This is the first time in the last 3 years that I’m not employed by anybody. It’s an odd feeling. I’m not totally stressed out yet I don’t feel totally free. I’m in this odd in-between of I’m Okay and I Need to Get My Life Together. The people who know me will tell you that I’m a busybody. I’m a bumble bee buzzing for things to do because productivity is the fuel to my happiness.
A lot has changed during this transition. I suffered my first series of panic attacks. I don’t remember my meet-ups with people without checking my calendar every day. And I have no job now, so naturally, I feel like I have to do more in order to make up for the time I’m wasting not making money.
Make Space. So first things first, I had to do all the errands that I’d been putting off because I was too tired from staying at work for 10-12 hours at a time and spending 3 hours on the road commuting between home and work (which for some may not be a lot. I’m so sorry for you long commuters). I cleaned liked crazy this week. My room, my car, my dog, EVERYTHING. Someone told me that the state of your living environment can tell a lot about the state of your mind. If that’s true, then my mind must have been a mess. And I have to say, my thoughts were quite muddled. I’m forgetting birthdays and plans when I’m the one that usually reminds other people about such things. Not to mention I didn’t feel comfortable in my own space. I hung out late because I wanted to make my off-work time worth it, and I definitely didn’t look forward to bedtime because just looking at the state of my cluttered room when I got home gave me a headache. De-cluttering my space was the first step I took to organizing my life. I threw out all the little things that I haven’t touched in the last 2 years. I stripped down my old ugly bedsheets (my mom just doesn’t listen when I tell her I don’t like pink flowers…), and bought new solid colored ones. I vacuumed all the dog fur in the corners of the room, and I wiped down all the wooden and my beloved bookshelf. I was creating SPACE. And even though I’m not totally done, I felt better. My mind relaxed and I could BREATHE.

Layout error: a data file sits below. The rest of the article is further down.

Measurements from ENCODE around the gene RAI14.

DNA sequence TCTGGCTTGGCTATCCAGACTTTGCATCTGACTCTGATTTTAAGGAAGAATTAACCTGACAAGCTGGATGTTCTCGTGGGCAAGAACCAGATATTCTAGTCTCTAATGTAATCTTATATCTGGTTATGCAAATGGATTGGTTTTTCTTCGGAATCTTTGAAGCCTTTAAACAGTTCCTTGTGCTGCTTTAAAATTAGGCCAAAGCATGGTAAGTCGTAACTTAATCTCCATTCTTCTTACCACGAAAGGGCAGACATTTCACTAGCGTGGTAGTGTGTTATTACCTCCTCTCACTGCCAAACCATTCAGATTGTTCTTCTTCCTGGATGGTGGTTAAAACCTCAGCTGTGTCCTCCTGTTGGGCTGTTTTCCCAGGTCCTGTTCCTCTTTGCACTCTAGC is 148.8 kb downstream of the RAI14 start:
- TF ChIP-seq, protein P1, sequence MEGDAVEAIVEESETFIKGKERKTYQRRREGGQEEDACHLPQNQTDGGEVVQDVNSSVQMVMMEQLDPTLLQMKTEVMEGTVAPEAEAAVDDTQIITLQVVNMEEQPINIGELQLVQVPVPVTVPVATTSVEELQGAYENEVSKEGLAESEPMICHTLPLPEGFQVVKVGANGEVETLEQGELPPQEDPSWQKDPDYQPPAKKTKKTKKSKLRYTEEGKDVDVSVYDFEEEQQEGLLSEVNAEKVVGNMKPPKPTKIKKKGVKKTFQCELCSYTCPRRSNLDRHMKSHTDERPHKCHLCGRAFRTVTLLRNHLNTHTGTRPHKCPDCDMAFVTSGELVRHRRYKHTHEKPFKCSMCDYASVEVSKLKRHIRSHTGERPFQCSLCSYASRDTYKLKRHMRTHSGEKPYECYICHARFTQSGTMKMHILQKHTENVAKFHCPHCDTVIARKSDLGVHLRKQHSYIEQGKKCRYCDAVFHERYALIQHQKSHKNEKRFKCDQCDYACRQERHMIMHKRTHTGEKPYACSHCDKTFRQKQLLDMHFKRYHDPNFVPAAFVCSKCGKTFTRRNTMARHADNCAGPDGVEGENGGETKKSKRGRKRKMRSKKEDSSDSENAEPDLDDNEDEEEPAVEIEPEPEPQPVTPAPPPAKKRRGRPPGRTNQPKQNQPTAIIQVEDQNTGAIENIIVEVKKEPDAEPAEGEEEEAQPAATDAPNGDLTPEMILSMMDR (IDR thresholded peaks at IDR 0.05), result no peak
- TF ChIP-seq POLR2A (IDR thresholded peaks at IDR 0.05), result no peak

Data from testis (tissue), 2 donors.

Start Moving. Once I felt I could breathe, I can move. And moving is important whether it’s in your career, mastering a new skill, or just to get a rush of adrenaline. For me, I didn’t have a path carved out for me. I didn’t know where to move to in life. I didn’t have a clear goal yet. But I knew I needed to get up and do something. Even if it was small. And at that point, my body was starting to slow down and I felt lethargic. Post-grad does that to you. Full-time work does that to you unless you build that determination to get yourself to the gym late at night or early morning before work. Now I have all the time in the world. So I moved. I played basketball three days in a row and I went running with my dog. I played outside and threw a frisbee around. I rested on the grass and spent late afternoons walking. I moved little by little. I didn’t make plans but I was thinking about them. I breathed in the outside air and let my thoughts wander away from the stress of having nothing going on in my life.
I think sometimes we let the pressure of all the things we’re not doing overwhelm us. We feel like time is slipping and we should be living to our fullest right now. We feel like we should have already defeated the voices that tell us we can’t do something. We want to be at the top of the mountain when we’ve only just started climbing. We want to be our own heroes. But it doesn’t work like that. A baby doesn’t just stand up one day and start walking like a normal adult. First, he’ll go from a lump that sits to one that rolls around. And when they finally get used to moving his stubby arms and legs, he’ll move to crawling. Then one day, the baby will try to get up. He will stumble and he will most likely fall over a few times, but with time he’ll get to a place where he can finally stand on his own two feet. So we’re babies. We were birth into this new world of adulthood and we want to stand and walk around like the rest of the adults. But we’re still new, so we’re going to fall over and we’re going to stumble, and our legs will be wobbly. Still, I know we’ll get there. We’ll grow into the adults that we’re meant to be. Only if we keep crawling. If we keep trying. If we keep MOVING.